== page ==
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What is the Difference Between Good and Bad Rifle Scope Optics?

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  • Written By: Keith Koons
  • Edited By: C. Wilborn
  • Last Modified Date: 28 October 2016
  • Copyright Protected:
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    Conjecture Corporation
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There are a number of traits that outdoors people would consider when discussing good and bad rifle scope optics. The overall magnification is what sets many models apart in the eyes of experts, but there are also several other factors that are just as important. Often, the objective, which determines the overall clarity of the scope, is a major factor in placing it inside the good or bad category. The ease at which the sights can be adjusted plays a pivotal role in rating rifle scope optics, which is why the mounting mechanism is just as critical.

While it is difficult to determine which manufacturer makes the top rifle scope optics, many experts agree that nothing decides a scope's fate faster than its overall magnification. Having the ability to spot a target and pinpoint where to place the shot is the basis for owning a scope to begin with, which is why a higher magnification is usually indicative of a quality instrument. The difference between a 4x and an 8x magnification is like comparing a watermelon to a cantaloupe from 10 feet (3.05 meters) away. Since magnifications or higher models can reach 20x or even higher, this factor should never be overlooked.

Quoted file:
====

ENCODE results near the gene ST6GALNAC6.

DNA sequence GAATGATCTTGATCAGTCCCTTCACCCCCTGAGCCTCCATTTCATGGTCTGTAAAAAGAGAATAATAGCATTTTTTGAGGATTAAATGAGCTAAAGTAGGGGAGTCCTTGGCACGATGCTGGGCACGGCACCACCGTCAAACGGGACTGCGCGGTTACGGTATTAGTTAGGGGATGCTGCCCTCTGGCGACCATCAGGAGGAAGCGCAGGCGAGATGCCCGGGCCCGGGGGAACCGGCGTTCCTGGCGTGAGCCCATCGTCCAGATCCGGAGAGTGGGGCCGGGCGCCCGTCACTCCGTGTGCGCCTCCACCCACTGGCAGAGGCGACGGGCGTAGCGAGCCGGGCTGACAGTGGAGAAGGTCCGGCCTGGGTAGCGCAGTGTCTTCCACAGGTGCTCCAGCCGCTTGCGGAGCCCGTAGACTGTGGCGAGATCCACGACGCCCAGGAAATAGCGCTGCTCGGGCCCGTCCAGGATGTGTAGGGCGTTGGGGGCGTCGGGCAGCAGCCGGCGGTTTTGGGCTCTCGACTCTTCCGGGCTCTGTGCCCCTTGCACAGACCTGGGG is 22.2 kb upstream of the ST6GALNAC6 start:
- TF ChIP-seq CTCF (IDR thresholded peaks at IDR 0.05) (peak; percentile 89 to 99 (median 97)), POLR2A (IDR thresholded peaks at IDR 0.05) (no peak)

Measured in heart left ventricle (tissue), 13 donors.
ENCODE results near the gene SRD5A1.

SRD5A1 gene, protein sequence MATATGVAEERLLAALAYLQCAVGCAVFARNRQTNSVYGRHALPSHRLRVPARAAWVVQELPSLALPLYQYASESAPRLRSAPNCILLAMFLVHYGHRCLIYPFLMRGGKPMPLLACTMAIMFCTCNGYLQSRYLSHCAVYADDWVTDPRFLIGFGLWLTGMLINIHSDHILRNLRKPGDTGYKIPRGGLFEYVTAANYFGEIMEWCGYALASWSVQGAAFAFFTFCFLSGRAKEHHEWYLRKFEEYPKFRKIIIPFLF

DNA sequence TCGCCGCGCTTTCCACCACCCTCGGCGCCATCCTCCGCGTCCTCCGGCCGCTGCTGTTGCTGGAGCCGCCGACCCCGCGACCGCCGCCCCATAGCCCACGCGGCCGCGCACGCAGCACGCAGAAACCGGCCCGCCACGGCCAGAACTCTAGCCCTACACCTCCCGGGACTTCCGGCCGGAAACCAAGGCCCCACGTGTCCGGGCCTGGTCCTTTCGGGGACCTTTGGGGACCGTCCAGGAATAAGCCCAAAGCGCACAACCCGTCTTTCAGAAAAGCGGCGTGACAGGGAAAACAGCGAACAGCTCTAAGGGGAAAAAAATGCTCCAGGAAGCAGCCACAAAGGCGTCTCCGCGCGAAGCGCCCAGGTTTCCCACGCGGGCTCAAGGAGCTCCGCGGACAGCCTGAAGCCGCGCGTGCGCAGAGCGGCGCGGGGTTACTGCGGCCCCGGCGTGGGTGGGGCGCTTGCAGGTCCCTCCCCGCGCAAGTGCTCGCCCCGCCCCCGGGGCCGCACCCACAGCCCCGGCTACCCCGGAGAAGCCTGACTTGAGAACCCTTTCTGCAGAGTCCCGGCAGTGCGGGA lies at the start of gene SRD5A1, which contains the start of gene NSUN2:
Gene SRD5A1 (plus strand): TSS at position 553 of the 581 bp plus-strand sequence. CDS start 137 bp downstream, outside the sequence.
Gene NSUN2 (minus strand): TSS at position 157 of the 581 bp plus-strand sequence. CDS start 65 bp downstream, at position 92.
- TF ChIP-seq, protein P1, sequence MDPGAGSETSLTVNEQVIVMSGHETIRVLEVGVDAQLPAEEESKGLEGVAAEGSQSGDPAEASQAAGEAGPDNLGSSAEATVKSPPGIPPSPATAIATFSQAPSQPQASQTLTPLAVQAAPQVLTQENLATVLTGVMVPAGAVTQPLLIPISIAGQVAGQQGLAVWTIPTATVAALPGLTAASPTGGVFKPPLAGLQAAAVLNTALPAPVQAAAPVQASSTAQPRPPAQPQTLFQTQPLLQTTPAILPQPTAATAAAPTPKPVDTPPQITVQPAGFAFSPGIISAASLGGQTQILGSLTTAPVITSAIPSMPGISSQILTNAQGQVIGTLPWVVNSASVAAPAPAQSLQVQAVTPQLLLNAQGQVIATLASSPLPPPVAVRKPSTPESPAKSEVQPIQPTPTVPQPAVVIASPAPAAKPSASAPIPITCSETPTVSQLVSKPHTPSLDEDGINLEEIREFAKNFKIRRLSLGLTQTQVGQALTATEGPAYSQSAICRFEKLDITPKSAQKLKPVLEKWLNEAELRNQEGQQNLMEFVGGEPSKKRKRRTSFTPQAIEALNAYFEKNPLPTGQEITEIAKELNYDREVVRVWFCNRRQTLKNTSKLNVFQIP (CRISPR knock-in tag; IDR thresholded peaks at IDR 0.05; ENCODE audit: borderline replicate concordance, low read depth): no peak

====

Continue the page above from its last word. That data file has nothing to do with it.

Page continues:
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The objective makes just as much difference in rifle scope optics as the magnification, and this factor is somewhat based on the mounting mechanism. An objective is the width of the scope and how much light is let into the lens. Larger objectives can make it much harder for the shooter to obtain a clear line of sight from long distances because the incoming light could distort the image. For this reason alone, many experts feel that it is better to have a narrow objective with a lower magnification than it would be to have a huge magnification with a large objective. A good rifle scope almost always has a low objective.

Manufacturers are fully aware of the conflict between magnifications and objectives, but they are also limited by how the scope mounts to the firearm. If the mounting brackets have to be wider in order to properly fit the firearm, then the rifle scope optics are naturally compromised without a sound mounting option. Another issue in bad rifle scope optics is the stability of the mount; many less expensive models will slightly rock in place from the recoil. Over time, this movement makes the scope inaccurate.

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